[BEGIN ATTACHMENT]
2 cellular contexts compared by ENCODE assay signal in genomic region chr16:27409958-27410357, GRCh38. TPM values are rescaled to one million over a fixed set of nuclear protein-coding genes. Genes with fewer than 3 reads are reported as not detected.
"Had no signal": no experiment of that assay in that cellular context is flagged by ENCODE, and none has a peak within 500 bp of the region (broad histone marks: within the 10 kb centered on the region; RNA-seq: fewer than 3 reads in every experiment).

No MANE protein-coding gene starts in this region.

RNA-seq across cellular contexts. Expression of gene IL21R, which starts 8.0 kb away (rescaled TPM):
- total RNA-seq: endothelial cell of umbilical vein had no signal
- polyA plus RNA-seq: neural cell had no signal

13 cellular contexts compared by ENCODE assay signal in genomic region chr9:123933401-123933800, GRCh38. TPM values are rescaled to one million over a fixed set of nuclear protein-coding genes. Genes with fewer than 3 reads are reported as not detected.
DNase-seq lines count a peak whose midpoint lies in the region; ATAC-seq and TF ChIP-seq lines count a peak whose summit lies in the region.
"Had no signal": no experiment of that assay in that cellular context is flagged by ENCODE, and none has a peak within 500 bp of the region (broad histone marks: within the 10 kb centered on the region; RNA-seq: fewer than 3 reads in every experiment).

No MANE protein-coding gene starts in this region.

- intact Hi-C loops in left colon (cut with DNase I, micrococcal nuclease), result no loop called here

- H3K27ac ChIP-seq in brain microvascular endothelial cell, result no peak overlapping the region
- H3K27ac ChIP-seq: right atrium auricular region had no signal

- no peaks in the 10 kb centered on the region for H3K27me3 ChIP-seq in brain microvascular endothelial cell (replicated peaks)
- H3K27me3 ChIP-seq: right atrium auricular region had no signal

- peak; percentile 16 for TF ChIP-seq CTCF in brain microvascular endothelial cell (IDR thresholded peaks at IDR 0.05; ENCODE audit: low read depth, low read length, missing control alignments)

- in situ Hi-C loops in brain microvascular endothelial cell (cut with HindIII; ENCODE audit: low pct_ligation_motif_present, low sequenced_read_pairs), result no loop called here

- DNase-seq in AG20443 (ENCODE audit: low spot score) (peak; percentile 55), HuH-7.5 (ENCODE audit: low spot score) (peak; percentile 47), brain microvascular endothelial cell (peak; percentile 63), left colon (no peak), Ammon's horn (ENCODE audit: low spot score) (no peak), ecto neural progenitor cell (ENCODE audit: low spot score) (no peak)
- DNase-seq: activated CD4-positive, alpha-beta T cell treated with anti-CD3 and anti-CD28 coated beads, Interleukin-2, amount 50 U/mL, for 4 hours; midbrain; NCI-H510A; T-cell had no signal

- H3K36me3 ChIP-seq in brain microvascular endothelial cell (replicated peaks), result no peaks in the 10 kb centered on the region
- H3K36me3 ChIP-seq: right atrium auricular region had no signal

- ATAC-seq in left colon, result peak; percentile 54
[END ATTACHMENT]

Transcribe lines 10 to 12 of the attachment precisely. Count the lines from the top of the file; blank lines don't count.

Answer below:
No MANE protein-coding gene starts in this region.

- intact Hi-C loops in left colon (cut with DNase I, micrococcal nuclease), result no loop called here

- H3K27ac ChIP-seq in brain microvascular endothelial cell, result no peak overlapping the region